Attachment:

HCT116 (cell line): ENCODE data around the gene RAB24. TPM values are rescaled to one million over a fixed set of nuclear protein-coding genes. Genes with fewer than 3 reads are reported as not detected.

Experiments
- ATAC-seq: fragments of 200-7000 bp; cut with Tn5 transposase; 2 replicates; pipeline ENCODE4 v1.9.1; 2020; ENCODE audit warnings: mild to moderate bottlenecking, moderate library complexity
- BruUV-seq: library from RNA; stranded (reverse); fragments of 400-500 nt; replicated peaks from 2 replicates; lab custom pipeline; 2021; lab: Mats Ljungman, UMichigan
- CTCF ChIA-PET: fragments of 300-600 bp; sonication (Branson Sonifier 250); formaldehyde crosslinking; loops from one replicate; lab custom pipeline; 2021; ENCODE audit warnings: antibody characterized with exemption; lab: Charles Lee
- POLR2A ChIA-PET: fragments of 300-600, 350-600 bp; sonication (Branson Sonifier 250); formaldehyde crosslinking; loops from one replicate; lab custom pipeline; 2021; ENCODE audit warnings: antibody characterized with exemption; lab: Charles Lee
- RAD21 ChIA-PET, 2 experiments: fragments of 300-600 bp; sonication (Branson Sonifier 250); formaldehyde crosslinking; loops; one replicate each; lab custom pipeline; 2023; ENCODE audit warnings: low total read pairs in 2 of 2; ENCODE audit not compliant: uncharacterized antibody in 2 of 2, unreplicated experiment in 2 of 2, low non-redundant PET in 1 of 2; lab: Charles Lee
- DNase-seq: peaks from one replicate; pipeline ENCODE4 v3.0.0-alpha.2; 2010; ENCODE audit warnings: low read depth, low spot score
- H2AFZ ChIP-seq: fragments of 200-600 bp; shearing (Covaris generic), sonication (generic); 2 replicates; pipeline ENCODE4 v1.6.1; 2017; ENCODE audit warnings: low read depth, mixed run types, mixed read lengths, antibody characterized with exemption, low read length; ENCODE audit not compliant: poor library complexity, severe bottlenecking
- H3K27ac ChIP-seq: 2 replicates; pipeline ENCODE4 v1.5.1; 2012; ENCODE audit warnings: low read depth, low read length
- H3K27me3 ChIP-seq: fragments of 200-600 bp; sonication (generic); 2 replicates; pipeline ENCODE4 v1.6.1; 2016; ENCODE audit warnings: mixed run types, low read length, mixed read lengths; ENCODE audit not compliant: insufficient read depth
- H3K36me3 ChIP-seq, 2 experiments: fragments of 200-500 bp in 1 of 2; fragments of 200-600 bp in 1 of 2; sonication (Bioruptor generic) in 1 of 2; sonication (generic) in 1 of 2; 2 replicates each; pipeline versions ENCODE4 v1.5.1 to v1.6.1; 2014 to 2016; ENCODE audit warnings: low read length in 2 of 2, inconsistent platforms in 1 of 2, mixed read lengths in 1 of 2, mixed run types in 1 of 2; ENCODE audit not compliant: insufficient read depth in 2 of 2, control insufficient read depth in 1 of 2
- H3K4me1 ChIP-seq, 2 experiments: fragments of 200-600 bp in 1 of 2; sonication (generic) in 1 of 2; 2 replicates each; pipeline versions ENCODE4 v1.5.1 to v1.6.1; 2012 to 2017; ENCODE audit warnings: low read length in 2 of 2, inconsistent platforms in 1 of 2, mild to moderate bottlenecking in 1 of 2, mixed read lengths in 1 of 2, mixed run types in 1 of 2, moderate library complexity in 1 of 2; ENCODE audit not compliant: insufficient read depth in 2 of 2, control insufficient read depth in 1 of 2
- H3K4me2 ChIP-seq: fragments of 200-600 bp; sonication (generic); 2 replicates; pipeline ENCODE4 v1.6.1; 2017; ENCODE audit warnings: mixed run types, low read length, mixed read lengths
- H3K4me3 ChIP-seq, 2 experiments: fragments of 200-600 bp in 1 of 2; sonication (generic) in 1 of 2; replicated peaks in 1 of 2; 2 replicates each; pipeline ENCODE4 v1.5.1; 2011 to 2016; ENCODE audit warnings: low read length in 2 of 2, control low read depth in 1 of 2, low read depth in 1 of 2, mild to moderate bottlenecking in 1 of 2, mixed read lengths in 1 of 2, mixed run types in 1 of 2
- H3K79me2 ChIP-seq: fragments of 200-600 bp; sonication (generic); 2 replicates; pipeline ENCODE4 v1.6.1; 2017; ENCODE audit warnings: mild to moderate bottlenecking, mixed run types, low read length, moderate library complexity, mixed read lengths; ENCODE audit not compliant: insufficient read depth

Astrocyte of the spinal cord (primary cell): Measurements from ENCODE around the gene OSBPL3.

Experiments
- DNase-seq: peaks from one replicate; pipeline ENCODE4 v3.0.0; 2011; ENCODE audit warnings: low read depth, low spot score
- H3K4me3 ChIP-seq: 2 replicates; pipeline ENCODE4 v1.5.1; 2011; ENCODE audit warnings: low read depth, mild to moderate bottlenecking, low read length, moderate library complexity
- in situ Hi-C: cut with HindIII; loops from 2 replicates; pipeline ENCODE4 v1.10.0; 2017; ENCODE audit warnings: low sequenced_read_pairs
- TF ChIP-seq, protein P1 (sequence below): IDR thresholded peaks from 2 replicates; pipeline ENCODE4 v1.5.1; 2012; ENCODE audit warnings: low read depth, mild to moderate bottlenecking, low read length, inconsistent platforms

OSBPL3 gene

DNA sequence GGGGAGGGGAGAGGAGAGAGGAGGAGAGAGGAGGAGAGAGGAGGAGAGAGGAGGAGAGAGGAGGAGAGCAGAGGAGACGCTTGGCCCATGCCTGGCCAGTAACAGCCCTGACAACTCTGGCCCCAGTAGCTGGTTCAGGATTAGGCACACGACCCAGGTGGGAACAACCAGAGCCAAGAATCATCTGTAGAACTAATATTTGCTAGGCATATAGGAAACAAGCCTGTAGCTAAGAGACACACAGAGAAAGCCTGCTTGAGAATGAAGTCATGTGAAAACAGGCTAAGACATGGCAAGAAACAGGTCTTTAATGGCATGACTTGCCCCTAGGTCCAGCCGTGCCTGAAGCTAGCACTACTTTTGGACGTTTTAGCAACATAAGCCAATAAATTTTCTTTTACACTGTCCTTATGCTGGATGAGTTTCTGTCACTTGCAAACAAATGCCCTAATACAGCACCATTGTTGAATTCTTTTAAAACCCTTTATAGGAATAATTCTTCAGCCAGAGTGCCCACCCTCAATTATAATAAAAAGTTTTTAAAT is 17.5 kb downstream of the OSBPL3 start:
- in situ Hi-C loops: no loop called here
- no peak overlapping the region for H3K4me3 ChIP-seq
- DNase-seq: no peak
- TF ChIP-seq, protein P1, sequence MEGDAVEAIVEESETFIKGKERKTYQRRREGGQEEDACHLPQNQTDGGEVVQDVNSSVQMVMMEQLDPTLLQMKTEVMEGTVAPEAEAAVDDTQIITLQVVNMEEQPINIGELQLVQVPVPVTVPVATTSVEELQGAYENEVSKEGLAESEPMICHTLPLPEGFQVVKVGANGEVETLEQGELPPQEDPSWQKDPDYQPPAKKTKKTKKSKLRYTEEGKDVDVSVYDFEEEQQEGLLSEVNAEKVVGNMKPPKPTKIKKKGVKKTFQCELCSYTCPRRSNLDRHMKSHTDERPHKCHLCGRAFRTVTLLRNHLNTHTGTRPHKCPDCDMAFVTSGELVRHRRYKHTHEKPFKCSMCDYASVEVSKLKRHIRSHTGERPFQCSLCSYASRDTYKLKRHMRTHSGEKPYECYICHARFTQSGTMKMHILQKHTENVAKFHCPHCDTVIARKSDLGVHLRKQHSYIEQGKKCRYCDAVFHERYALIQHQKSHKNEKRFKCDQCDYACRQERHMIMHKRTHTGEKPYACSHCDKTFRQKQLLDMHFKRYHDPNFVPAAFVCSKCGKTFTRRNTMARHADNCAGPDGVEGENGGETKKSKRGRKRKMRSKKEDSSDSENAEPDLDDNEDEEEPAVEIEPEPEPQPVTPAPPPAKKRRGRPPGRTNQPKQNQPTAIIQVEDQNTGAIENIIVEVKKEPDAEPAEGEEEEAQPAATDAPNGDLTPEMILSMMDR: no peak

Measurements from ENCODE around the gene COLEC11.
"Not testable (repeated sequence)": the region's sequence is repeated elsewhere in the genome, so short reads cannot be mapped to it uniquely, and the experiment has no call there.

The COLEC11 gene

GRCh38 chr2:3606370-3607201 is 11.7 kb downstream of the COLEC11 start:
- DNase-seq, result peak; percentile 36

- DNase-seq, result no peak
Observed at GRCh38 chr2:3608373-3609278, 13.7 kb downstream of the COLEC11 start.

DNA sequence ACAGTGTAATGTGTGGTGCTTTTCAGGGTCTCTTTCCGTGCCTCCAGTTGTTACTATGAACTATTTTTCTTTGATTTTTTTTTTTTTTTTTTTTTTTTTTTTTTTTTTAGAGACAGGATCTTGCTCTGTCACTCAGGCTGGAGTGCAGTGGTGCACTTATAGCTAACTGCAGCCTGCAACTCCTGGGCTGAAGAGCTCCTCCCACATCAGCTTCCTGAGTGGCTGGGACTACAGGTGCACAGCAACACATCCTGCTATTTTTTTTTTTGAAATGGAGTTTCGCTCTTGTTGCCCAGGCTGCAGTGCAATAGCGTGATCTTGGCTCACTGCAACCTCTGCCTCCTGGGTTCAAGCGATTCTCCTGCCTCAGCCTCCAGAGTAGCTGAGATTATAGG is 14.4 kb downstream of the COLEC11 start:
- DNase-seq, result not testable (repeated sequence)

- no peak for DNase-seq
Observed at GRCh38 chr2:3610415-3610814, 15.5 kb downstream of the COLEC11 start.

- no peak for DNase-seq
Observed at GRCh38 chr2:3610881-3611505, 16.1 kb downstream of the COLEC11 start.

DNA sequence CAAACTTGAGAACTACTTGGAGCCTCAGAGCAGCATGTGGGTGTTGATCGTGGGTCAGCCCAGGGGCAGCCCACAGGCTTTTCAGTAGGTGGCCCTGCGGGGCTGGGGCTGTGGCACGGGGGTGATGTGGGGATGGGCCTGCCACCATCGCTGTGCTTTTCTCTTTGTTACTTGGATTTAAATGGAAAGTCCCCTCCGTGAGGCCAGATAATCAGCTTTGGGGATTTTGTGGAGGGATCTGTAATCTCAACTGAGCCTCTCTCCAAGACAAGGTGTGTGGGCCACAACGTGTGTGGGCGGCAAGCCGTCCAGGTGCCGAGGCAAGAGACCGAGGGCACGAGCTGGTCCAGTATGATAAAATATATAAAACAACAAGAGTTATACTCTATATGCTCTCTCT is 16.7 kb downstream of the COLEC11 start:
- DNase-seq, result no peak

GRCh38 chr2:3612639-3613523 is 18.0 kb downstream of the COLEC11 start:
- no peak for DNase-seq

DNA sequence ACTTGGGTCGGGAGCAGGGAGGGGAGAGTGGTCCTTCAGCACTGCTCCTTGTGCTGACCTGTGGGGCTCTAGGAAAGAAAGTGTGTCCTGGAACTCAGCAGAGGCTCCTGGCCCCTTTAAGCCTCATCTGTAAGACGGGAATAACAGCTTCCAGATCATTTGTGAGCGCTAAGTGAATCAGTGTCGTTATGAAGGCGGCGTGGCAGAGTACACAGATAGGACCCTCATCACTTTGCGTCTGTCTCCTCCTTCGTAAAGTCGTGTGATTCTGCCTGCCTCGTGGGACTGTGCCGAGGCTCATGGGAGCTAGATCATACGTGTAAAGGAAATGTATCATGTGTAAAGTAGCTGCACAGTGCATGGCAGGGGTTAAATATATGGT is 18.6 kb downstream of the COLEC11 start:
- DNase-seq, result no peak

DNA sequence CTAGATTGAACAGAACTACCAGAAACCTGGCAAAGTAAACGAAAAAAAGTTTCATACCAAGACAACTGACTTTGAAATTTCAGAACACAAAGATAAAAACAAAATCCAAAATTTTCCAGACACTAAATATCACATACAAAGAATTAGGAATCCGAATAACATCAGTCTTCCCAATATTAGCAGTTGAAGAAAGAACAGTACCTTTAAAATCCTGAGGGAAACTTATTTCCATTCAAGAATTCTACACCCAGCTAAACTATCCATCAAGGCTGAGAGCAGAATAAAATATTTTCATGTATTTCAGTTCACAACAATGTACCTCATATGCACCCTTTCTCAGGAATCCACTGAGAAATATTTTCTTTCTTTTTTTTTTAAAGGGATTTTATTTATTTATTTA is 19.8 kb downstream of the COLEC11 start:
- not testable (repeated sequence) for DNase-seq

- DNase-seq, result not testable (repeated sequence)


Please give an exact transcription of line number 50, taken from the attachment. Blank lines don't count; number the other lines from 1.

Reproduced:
- DNase-seq, result not testable (repeated sequence)